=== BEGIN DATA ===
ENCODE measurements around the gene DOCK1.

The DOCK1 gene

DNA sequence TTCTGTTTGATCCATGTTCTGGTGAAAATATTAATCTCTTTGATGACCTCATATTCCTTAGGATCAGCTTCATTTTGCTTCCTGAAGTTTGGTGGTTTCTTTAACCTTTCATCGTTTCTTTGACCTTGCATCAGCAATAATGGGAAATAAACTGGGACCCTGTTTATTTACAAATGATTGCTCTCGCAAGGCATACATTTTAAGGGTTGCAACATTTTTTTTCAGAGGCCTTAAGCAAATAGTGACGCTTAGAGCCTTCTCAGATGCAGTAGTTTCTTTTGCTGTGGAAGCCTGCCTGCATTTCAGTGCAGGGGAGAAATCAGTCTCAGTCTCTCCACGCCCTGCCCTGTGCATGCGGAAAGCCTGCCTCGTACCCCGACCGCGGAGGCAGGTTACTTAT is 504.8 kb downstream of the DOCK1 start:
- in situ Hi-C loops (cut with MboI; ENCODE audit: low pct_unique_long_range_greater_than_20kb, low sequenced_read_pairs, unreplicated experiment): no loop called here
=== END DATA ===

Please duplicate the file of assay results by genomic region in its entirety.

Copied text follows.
ENCODE measurements around the gene DOCK1.

The DOCK1 gene

DNA sequence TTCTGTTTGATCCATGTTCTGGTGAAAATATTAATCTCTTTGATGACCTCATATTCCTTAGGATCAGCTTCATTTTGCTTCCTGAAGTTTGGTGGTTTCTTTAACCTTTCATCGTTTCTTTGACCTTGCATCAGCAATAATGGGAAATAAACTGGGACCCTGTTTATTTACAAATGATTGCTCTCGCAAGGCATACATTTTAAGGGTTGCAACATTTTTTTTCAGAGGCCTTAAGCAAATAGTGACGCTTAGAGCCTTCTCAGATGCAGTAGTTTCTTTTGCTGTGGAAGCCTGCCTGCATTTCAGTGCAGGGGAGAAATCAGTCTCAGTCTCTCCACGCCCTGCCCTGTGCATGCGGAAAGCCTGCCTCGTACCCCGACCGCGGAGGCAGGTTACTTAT is 504.8 kb downstream of the DOCK1 start:
- in situ Hi-C loops (cut with MboI; ENCODE audit: low pct_unique_long_range_greater_than_20kb, low sequenced_read_pairs, unreplicated experiment): no loop called here